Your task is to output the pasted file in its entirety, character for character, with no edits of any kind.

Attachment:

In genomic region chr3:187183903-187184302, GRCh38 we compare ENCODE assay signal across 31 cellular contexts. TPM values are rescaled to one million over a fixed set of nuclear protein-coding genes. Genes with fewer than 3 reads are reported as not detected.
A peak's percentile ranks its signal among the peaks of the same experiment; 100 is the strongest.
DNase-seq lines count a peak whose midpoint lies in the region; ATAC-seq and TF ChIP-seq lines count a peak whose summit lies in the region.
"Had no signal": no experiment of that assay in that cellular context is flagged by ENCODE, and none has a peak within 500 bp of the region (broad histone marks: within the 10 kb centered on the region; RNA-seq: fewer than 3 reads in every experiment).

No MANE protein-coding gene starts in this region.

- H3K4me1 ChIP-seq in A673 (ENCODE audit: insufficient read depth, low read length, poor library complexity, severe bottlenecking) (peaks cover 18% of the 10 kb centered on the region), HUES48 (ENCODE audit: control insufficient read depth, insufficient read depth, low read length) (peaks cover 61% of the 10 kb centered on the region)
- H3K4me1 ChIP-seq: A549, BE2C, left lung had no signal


In genomic region chr3:187183903-187184302, GRCh38 we compare ENCODE assay signal across 31 cellular contexts. TPM values are rescaled to one million over a fixed set of nuclear protein-coding genes. Genes with fewer than 3 reads are reported as not detected.
A peak's percentile ranks its signal among the peaks of the same experiment; 100 is the strongest.
DNase-seq lines count a peak whose midpoint lies in the region; ATAC-seq and TF ChIP-seq lines count a peak whose summit lies in the region.
"Had no signal": no experiment of that assay in that cellular context is flagged by ENCODE, and none has a peak within 500 bp of the region (broad histone marks: within the 10 kb centered on the region; RNA-seq: fewer than 3 reads in every experiment).

No MANE protein-coding gene starts in this region.

- H3K4me1 ChIP-seq in A673 (ENCODE audit: insufficient read depth, low read length, poor library complexity, severe bottlenecking) (peaks cover 18% of the 10 kb centered on the region), HUES48 (ENCODE audit: control insufficient read depth, insufficient read depth, low read length) (peaks cover 61% of the 10 kb centered on the region)
- H3K4me1 ChIP-seq: A549, BE2C, left lung had no signal